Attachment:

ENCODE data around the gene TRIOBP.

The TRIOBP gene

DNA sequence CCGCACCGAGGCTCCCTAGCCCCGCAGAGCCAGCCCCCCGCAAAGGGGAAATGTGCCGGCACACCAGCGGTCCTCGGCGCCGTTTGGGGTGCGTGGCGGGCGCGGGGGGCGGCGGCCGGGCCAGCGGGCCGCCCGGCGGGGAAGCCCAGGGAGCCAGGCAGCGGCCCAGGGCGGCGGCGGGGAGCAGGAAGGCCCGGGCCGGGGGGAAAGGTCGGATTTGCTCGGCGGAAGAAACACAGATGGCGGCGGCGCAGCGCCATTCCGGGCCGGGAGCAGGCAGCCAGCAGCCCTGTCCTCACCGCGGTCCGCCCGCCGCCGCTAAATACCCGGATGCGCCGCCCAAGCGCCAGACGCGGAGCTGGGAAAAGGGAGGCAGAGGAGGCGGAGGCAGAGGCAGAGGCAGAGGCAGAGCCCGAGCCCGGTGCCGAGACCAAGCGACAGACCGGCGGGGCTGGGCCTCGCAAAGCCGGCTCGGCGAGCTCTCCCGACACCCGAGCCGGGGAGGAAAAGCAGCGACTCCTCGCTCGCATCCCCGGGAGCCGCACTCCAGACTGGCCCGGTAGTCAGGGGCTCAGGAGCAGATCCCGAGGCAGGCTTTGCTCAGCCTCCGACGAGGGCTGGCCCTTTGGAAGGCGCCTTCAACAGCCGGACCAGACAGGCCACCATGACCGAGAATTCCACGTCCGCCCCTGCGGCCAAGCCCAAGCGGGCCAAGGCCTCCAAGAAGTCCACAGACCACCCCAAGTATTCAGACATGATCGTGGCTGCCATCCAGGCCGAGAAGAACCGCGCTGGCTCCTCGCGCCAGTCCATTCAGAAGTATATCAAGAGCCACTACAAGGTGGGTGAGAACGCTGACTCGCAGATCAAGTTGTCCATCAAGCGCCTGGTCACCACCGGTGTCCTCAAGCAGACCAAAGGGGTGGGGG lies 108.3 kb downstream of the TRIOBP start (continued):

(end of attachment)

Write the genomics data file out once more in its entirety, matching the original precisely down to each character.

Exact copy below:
ENCODE data around the gene TRIOBP.

The TRIOBP gene

DNA sequence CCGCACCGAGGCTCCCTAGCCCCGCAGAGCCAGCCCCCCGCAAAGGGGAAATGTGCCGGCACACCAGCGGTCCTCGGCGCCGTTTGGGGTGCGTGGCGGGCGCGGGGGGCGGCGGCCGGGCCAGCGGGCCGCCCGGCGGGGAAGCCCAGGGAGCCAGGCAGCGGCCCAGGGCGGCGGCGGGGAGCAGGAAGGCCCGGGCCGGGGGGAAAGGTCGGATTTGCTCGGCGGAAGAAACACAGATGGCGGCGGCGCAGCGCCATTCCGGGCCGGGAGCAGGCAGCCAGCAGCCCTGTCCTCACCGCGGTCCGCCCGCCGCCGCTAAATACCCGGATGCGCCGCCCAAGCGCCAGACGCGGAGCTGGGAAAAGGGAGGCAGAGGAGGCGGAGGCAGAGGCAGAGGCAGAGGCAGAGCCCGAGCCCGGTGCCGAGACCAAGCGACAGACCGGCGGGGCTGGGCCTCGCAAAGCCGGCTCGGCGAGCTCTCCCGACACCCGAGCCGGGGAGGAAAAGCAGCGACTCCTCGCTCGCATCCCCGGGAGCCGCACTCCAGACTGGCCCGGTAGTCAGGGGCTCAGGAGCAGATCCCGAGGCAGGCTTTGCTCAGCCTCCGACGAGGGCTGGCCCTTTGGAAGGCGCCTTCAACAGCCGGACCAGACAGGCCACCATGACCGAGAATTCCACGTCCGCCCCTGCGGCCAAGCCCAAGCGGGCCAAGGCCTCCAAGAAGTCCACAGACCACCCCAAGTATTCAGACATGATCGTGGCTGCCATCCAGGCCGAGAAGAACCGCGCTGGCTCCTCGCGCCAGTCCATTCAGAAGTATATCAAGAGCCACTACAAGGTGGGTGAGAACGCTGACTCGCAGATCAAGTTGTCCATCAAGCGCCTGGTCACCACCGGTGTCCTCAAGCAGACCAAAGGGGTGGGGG lies 108.3 kb downstream of the TRIOBP start (continued):